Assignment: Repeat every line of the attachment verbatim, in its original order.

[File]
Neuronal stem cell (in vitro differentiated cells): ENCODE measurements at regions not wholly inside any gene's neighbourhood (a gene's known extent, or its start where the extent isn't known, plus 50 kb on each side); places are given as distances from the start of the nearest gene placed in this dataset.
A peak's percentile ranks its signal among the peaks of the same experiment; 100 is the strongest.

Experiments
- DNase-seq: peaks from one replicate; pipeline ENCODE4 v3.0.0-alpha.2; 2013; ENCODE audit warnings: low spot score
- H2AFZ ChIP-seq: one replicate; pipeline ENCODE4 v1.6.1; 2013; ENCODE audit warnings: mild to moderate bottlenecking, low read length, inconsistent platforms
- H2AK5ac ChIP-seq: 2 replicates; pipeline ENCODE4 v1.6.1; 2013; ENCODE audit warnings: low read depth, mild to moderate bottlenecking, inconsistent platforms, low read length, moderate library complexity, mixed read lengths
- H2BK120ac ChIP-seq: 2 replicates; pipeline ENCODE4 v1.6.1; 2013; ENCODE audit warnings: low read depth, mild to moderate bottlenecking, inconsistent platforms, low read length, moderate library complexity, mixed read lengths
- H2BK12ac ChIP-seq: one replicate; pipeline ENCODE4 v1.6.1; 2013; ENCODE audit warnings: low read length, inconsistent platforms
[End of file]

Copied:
Neuronal stem cell (in vitro differentiated cells): ENCODE measurements at regions not wholly inside any gene's neighbourhood (a gene's known extent, or its start where the extent isn't known, plus 50 kb on each side); places are given as distances from the start of the nearest gene placed in this dataset.
A peak's percentile ranks its signal among the peaks of the same experiment; 100 is the strongest.

Experiments
- DNase-seq: peaks from one replicate; pipeline ENCODE4 v3.0.0-alpha.2; 2013; ENCODE audit warnings: low spot score
- H2AFZ ChIP-seq: one replicate; pipeline ENCODE4 v1.6.1; 2013; ENCODE audit warnings: mild to moderate bottlenecking, low read length, inconsistent platforms
- H2AK5ac ChIP-seq: 2 replicates; pipeline ENCODE4 v1.6.1; 2013; ENCODE audit warnings: low read depth, mild to moderate bottlenecking, inconsistent platforms, low read length, moderate library complexity, mixed read lengths
- H2BK120ac ChIP-seq: 2 replicates; pipeline ENCODE4 v1.6.1; 2013; ENCODE audit warnings: low read depth, mild to moderate bottlenecking, inconsistent platforms, low read length, moderate library complexity, mixed read lengths
- H2BK12ac ChIP-seq: one replicate; pipeline ENCODE4 v1.6.1; 2013; ENCODE audit warnings: low read length, inconsistent platforms